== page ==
Golden Age appearances

The Daredevil appeared in:[3]


In homage to the Golden Age Daredevil, Marvel Comics' Daredevil would wear a similar costume in the alternate-reality Mutant X series in Mutant X Annual 2001. In addition, the 2000 Marvels Comics: Daredevil special had a group based on the Little Wise Guys. A similar, earlier homage came in DC Comics' Kingdom Come series, when Peter Cannon, Thunderbolt – a character whose regular costume was inspired by Daredevil's, according to creator Pete Morisi[22] – wore a new costume very similar to that of the Golden Age Daredevil.


Bart Hill appears alongside other Golden Age superheroes in the independent film Avenging Force: The Scarab, where he's renamed as Doubledare possibly in order to avoid copyright issues with Marvel's Daredevil.[23]


  1. ^ a b "Daredevil I". The Superhero Book: The Ultimate Encyclopedia of Comic-Book Icons and Hollywood Heroes. Visible Ink Press. 2012. Retrieved May 11, 2020.
  2. ^ Misiroglu, Gina (2012). The Superhero Book: The Ultimate Encyclopedia of Comic-Book Icons and Hollywood Heroes. Visible Ink Press. pp. 103–105. ISBN 9781578593972.
  3. ^ a b Benton, Mike (1992). Superhero Comics of the Golden Age: The Illustrated History. Dallas: Taylor Publishing Company. pp. 92–94. ISBN 0-87833-808-X. Retrieved January 15, 2020.
  4. ^ Markstein, Don. "Daredevil". Don Markstein's Toonopedia. Retrieved April 2, 2020.
  5. ^ Mitchell, Kurt; Thomas, Roy (2019). American Comic Book Chronicles: 1940-1944. TwoMorrows Publishing. pp. 50, 103. ISBN 978-1605490892.
  6. ^ Green, Paul (2017). Encyclopedia of Weird War Stories: Supernatural and Science Fiction Elements in Novels, Pulps, Comics, Film, Television, Games and Other Media. McFarland & Co. pp. 48–49. ISBN 978-1476666723.
  7. ^ Mougin, Lou (2020). Secondary Superheroes of Golden Age Comics. McFarland & Co. p. 196. ISBN 9781476638607.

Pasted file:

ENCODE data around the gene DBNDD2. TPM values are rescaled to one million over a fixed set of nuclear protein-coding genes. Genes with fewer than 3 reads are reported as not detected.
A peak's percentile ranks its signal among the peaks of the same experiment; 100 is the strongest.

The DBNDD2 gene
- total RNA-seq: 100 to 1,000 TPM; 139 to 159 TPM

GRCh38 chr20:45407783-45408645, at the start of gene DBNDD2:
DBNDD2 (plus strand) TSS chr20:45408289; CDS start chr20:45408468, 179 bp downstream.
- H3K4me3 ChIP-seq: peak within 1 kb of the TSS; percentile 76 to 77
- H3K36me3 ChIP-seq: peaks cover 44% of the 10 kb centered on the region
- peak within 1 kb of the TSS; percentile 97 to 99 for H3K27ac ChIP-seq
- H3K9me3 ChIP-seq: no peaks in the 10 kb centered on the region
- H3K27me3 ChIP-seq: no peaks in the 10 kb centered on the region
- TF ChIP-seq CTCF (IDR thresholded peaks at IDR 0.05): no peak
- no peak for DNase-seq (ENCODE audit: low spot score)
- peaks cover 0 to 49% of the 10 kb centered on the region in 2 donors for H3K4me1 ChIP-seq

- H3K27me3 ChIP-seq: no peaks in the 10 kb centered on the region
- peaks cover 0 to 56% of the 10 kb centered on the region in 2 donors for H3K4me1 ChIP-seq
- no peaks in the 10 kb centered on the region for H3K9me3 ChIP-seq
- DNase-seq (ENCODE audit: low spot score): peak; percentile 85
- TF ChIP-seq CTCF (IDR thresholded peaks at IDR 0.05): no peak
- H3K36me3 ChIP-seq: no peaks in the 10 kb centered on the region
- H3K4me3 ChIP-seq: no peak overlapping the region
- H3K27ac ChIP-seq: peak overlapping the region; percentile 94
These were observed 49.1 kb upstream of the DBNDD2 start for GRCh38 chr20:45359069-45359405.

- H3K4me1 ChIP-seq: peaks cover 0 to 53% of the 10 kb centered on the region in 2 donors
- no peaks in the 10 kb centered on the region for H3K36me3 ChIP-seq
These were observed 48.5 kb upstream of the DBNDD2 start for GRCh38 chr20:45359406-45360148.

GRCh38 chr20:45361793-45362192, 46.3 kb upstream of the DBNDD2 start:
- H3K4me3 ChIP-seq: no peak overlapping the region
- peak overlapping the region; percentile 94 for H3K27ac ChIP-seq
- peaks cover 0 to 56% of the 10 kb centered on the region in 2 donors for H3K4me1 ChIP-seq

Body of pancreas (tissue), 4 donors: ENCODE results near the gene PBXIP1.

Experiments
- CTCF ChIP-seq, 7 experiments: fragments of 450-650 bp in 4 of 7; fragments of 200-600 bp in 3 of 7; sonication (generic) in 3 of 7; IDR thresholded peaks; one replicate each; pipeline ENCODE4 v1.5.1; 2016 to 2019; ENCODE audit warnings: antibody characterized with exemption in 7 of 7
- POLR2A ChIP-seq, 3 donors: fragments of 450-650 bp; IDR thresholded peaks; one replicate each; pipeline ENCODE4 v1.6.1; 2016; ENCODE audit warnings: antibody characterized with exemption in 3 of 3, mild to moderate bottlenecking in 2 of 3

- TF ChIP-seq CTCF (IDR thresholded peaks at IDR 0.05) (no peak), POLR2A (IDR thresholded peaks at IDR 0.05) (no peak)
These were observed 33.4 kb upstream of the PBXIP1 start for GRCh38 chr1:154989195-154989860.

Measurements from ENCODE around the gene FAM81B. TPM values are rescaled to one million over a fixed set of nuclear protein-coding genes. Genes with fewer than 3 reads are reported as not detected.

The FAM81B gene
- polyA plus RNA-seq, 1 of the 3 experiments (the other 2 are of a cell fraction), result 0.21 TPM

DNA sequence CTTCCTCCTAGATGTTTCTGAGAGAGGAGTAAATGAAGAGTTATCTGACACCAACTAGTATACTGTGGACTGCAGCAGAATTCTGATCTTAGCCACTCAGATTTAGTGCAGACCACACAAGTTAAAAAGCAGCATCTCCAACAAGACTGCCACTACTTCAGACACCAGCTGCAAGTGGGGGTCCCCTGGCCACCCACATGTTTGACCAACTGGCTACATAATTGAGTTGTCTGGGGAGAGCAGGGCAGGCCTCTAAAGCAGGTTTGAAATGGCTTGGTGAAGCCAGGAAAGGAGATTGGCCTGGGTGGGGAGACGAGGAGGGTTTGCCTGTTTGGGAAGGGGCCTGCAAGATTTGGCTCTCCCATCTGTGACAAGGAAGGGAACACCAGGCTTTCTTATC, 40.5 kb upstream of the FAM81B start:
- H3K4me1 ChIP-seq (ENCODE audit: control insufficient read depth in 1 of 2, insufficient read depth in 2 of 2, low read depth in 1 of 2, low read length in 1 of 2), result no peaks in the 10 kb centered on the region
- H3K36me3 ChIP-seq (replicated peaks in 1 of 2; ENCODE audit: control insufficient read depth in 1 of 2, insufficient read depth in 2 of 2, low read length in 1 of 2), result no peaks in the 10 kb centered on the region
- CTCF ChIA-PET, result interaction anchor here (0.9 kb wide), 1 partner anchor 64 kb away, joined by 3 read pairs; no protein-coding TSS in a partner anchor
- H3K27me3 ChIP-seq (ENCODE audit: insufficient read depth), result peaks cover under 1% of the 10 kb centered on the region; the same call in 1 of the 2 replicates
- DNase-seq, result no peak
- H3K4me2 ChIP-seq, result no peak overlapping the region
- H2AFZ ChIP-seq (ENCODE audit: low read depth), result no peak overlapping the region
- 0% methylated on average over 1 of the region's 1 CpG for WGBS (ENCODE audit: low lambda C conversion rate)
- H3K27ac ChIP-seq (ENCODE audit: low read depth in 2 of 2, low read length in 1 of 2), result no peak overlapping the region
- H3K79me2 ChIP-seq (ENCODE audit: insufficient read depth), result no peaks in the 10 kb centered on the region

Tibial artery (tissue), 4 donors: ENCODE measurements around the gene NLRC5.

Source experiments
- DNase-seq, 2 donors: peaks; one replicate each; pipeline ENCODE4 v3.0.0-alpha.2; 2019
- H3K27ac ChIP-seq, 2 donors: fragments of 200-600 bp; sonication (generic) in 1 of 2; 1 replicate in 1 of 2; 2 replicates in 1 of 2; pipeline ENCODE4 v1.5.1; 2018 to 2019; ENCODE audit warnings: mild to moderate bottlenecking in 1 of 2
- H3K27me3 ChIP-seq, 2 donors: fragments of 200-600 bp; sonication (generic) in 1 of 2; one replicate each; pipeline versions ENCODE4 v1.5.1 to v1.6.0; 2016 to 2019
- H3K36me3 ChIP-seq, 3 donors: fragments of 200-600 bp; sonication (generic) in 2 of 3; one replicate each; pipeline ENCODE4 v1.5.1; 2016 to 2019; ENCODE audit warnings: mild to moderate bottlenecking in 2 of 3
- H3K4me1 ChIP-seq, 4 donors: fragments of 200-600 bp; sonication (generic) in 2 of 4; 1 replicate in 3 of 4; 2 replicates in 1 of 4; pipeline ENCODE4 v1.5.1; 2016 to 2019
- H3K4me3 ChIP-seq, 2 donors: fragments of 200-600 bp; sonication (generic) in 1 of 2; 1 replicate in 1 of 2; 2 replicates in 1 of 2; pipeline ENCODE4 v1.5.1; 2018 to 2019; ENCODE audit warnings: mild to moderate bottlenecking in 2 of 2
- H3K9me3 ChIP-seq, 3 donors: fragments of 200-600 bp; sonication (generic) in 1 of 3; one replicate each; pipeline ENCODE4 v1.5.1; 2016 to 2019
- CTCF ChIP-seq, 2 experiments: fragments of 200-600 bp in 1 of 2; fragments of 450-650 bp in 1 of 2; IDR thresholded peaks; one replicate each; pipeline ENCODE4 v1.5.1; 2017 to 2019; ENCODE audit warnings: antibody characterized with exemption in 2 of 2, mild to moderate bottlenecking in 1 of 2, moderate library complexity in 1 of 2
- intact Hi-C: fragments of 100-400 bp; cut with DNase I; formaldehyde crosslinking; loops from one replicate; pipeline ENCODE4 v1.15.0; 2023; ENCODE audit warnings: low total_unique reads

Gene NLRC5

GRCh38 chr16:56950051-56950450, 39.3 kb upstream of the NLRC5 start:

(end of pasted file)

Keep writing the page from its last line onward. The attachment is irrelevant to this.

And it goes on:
8. ^ Nevins, Jess (2013). Encyclopedia of Golden Age Superheroes. High Rock Press. pp. 71–72. ISBN 978-1-61318-023-5.
  9. ^ Schelly, William (2013). American Comic Book Chronicles: The 1950s. TwoMorrows Publishing. p. 15. ISBN 9781605490540.
  10. ^ Savage Dragon #162 (July 2010)
  11. ^ Cornelius, Luke (March 8, 2021). "Image Comics Announces the Return of Ant". Multiversity Comics. Retrieved March 8, 2021.
  12. ^ Simons, Dean (March 9, 2021). "The Ant returned with #12 and a new start at Image Comics". Comics Beat. Retrieved March 9, 2021.
  13. ^ As spelled on the AC Comics site; it sometimes erroneously appears as "RedDevil".
  14. ^ Reddevil at the Comic Book DB (archived from the original)
  15. ^ "Femforce #45". Femforce Index. Retrieved March 6, 2008.
  16. ^ "Femforce #50". Femforce Index. Retrieved March 6, 2008.
  17. ^ Rozakis, Bob (July 28, 2003). "The Greatest Name in Comics". Silver Bullet Comics. Archived from the original on December 26, 2007. Retrieved 2008-03-06.
  18. ^ Brady, Matt (July 18, 2007). "Ross and Krueger on Superpowers". Newsarama. Archived from the original on October 9, 2007. Retrieved March 6, 2008.
  19. ^ Death-Defying 'Devil at the Comic Book DB (archived from the original)
  20. ^ "Dynamite Announce's 'Death Defying 'Devil' Series (press release)". Comic Book Resources. September 24, 2008.
  21. ^ Death-Defying 'Devil #4
  22. ^ "Peter Morisi interview". Comic Book Artist (12): 84–85. March 2001.
  23. ^ "Avenging Force: The Scarab". IMDb. Retrieved April 20, 2020.